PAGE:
Protests continued at many places in Punjab on Monday by Dalits over the demolition of a temple dedicated to Guru Ravidas in New Delhi's Tughlakabad on the directions of the apex court.
Protest marches were taken out by Dalits in Nawanshahr, where shops remained shut.
The legend says the sacred place on which the temple was built was visited by Guru Ravidas around 1509 during the reign of Sikander Lodhi.
Punjab Congress chief Sunil Jakhar, too, on Monday extended his party's support to the Ravidas community, but appealed to them to ensure that the common people were not adversely impacted as a result of their protests.
In a statement issued here on Monday, Jakhar said the party stood by the community and would help in every possible way to pursue the case for the re-allocation of the historic site and the reconstruction of the temple.
However, in the interest of people, he urged the Guru Ravidas Jayanti Samaroh Samiti, which is spearheading the protests, not to block roads and highways as that was causing hardships to commuters.
Earlier, protesters at Ludhiana, Jalandhar, Phagwara, Gurdaspur and Amritsar had blocked several state highways, causing hardships to commuters.
Meanwhile, Union Minister of State for Commerce and Industry and Hoshiarpur MP Som Parkash described the demolition of the temple unfortunate.
He said he would meet the Lt Governor of Delhi and, if required, prime minister, for resolving the matter.
Addressing a press conference at his residence in Phagwara on Monday before leaving for New Delhi, Som Parkash said the demolition of the structure had hurt religious sentiments of all sections of society, not just Dalits.
"Religious places and monuments of historic importance should not be tempered with," the BJP leader said, adding that they were "seized of the matter" and "doing their best" to find a way out.
"I had written to the Delhi Lt Governor on July 17, bringing to his notice the representation by Sant Kulwant Ram, president, Shri Guru Ravidas Sadhu Sampardai Society, pleading against the demolition of the 500-year old structure," the minister added.
He further said the Lt Governor in his reply on July 30 had informed him that the vice-chairman of the Delhi Development Authority (DDA) had been asked to look into the matter and take appropriate action.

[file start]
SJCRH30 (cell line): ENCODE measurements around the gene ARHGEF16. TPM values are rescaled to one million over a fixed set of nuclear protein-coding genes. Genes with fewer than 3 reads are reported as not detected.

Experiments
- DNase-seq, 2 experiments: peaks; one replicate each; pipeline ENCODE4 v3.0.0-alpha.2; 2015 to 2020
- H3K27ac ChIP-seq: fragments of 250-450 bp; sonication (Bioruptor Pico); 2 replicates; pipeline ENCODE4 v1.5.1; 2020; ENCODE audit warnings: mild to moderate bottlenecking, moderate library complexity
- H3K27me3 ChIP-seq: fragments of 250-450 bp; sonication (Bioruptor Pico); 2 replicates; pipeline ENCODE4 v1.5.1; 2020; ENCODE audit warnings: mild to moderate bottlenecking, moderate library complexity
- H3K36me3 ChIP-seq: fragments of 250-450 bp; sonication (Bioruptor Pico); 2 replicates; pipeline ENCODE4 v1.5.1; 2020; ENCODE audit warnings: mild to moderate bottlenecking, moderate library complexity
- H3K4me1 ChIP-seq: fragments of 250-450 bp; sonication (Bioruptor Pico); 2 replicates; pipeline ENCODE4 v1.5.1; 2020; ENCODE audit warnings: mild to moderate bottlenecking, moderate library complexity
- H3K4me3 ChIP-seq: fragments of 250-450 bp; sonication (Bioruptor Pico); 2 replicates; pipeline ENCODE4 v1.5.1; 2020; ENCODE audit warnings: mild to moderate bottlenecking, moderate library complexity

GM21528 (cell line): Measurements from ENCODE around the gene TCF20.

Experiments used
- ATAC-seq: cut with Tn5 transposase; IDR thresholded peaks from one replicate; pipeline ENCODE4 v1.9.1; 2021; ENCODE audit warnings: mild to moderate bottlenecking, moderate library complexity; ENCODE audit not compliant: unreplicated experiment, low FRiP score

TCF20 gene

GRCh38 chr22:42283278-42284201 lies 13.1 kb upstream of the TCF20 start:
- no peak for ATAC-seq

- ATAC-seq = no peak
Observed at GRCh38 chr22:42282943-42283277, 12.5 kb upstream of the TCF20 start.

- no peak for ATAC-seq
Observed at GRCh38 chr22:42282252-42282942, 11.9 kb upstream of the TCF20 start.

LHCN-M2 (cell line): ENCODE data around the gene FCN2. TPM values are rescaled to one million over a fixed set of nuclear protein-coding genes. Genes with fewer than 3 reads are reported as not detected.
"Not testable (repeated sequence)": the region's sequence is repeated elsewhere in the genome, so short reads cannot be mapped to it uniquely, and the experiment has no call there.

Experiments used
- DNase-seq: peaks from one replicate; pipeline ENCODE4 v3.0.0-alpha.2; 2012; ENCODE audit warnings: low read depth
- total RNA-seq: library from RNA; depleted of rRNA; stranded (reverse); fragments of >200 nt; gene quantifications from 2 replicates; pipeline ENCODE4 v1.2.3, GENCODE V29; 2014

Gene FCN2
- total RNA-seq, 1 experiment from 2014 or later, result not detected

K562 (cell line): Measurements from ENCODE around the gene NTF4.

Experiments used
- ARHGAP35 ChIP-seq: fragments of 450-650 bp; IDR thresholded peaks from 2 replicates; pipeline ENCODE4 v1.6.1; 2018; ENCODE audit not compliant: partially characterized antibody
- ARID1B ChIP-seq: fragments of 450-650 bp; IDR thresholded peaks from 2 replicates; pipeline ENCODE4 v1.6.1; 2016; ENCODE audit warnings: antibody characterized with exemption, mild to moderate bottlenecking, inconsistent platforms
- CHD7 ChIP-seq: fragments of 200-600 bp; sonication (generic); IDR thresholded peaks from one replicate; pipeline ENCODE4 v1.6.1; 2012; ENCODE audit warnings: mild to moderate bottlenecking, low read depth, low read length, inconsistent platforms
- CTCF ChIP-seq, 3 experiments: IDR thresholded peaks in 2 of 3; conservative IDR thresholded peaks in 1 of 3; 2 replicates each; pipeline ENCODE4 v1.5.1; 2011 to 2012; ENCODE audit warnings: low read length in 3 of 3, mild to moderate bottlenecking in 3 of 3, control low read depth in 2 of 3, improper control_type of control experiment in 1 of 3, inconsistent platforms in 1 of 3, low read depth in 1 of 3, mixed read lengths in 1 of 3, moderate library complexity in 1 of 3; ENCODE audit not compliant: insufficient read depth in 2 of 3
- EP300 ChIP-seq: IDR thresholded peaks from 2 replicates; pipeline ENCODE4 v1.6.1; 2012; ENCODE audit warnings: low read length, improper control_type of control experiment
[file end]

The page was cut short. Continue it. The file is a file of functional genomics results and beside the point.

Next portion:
He released copies of both letters to the media.
The minister said a lapse had occurred at the level of the local committee of the temple as it had not informed them in time.
"After getting information, I, along with Congress leader Shamsher Singh Dullo, met Union Minister for Social Justice and Empowerment Thawar Chand Gehlot who took up the issue with Hardeep Singh Puri, Housing and Urban Affairs Minister," Parkash said.
Calling upon all parties to rise above the political lines for resolving the issue, Parkash said, "We all will meet the Delhi Lt Governor and, if need be, the prime minister, for settling the matter to the satisfaction of the Dalit community."
"Since it was a state matter related to the DDA, the Lt Governor will be approached first," he said.
Commenting upon call for a shutdown on Tuesday by the Dalit community, he said people should not adopt a provocative path like it.
Punjab Chief Minister Amarinder Singh had on Sunday sought Prime Minister Narendra Modi's intervention to pacify the situation as Dalits had called for a nationwide shutdown on August 13 besides observing Independence Day as 'black day'.
Amarinder Singh had also appealed to the community members to call off their protests, saying the state government was ready to extend its full support to them to get the matter amicably resolved.
Singh also spoke to Union Minister Hardeep Singh Puri to seek the re-allotment of the temple land, reportedly belonging to the Delhi Development Authority, to enable the community rebuild the temple.
(This story has not been edited by Business Standard staff and is auto-generated from a syndicated feed.)